This fall, we’re publishing our first Inkandescent Book — PR Rules: The Playbook (www.PR-Rules.com). It’s a workbook that explains the PR Playing Field (the difference between PR, marketing, advertising, social media, and sales featuring 8 experts in each industry), the 8 Steps to PR Success, and finishes with 8 case studies based on cover story interviews we did for BeInkandescent.com..

The plan is to publish 25 Inkandescent Books in the next 5 years, written and ghostwritten by our team for other entrepreneurs.

Cherie Burbach: In your opinion, what’s the best way to get new clients as a freelancer?

Hope Katz Gibbs: Find the publications that resonate with you, whose writing style matches your own. I approached an editor at the Washington Post because I got a kick out of his articles, and he became a client for more than a decade. When he left to take another job, the new editor kept me on, as well because we had established a strong relationship. And, the old editor hired me to write for the new publication where he was working. I love when that happens—it’s like having a stock split!

Most recently, I came across the cover story of a magazine that sucked me in. So I sent the editors a query with a story idea, and I’ll be writing for them in 2014. Here again, I followed my heart and instincts, and that always takes me down the right path.

Cherie Burbach: What’s the biggest misconception people have about freelance writers?

Hope Katz Gibbs: That we aren’t savvy business people. That we’re all grammarians. Or that we’ll be difficult to work with.

Cherie Burbach: Do you have a favorite book about writing or small business that has helped you?

Hope Katz Gibbs: I love Alan Webber’s “Rules of Thumb: 52 Truths for Winning at Business Without Losing Your Self.” As you might know, he was the co-founder of Fast Company magazine — and he’s an incredible businessman and great human being. He was our Entrepreneur of the Month in December 2011: http://beinkandescent.com/back-issues?q=2011-12 He’ll also be featured in the case studies section of PR Rules: The Playbook, and I’m really excited about that.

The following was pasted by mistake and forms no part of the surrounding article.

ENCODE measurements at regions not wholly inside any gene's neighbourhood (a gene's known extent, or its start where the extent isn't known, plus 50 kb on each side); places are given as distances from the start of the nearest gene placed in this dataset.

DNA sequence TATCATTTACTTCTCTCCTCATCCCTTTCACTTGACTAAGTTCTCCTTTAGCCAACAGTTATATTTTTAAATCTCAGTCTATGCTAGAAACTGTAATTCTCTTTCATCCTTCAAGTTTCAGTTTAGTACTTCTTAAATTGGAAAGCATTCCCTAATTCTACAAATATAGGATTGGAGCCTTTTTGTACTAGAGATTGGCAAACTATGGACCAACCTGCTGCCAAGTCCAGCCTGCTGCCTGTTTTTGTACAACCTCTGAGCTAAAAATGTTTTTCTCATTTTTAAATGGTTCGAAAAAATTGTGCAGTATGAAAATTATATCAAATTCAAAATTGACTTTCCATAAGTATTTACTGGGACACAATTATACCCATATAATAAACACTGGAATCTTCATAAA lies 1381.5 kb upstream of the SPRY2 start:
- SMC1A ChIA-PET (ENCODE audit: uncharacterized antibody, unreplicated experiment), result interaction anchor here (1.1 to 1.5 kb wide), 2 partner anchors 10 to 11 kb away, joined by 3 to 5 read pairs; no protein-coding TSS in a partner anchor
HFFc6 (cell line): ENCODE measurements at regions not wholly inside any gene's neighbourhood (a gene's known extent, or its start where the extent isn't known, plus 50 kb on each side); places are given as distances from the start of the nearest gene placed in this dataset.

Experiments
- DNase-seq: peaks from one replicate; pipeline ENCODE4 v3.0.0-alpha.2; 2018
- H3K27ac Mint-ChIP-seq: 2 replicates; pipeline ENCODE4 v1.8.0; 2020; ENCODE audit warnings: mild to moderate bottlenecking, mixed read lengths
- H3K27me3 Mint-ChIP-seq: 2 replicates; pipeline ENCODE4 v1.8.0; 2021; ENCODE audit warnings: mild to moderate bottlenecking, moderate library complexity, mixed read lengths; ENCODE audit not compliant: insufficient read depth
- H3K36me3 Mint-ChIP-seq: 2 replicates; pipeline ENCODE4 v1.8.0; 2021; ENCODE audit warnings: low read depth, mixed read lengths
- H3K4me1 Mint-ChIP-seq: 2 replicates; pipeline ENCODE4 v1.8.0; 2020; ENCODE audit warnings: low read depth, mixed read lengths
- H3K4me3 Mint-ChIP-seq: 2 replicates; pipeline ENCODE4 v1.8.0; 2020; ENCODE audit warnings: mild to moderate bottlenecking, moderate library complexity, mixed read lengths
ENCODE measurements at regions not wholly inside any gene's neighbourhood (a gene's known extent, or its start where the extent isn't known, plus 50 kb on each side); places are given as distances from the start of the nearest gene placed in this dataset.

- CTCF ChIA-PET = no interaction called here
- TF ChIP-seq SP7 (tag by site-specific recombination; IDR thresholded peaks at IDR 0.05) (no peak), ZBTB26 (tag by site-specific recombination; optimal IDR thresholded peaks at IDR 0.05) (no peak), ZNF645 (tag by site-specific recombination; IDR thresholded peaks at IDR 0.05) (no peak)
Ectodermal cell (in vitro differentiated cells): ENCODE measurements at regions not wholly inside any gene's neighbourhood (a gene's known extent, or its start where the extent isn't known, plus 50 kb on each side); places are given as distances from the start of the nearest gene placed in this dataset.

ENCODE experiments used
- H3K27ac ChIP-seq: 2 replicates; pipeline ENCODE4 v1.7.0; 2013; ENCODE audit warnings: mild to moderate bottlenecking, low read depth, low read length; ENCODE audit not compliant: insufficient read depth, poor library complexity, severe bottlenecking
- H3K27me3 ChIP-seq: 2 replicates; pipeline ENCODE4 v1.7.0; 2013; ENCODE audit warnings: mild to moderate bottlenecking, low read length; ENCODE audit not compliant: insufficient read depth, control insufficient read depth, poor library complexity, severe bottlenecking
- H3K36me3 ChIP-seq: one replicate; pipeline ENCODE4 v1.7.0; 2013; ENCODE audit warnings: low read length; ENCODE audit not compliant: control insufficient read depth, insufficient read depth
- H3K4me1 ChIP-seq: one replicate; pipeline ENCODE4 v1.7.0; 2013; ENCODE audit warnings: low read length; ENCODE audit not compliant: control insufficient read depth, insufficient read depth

I also am a big fan of “Don’t Sweat the Small Stuff About Money,” by Richard Carlson. It had been sitting on my desk for ages when I decided to find him to do an interview for BeInkandescent.com. It turned out that he died — and that his wife Kristine was carrying on the torch with her own amazing Don’t Sweat books.

So I did an interview with Kristine, and in the months since she’s come on to be part of our speakers bureau: InkandescentSpeakers.com. We now go around the country together doing talks about Super-sizing Your Small Business using good PR and the Don’t Sweat principles. It’s big fun.

Cherie Burbach: Anything you’d like to add?

Hope Katz Gibbs: I can’t emphasize enough the importance of following your heart, guts, and instincts — and when in doubt, just going for it. To me, whether I’m working as a freelance writer, doing PR, or trying to decide who to feature in my magazine, I’m always focused on doing what feels authentic and fun — and what inspires me. It’s so easy to get pulled off your center to do things that you think will make you money. In my experience, those choices only end in tears.

In the spirit of staying true to yourself, our August Book of the Month is cartoonist Jessica Hagy’s “How to Be Interesting.” From the chapter entitled, “Embrace Your Weirdness,” she writes: No one is normal. Everyone has quirks and insights unique to themselves. Don’t hide these things—they are what make you interesting. Leave the house as yourself. Be yourself at work. Wear your personality proudly. Don’t censor your skills or hide your unique features. To have a difference is to have an identity. To make it public is to truly be yourself.

Here here! Don’t you love that Here’s to being Inkandescent.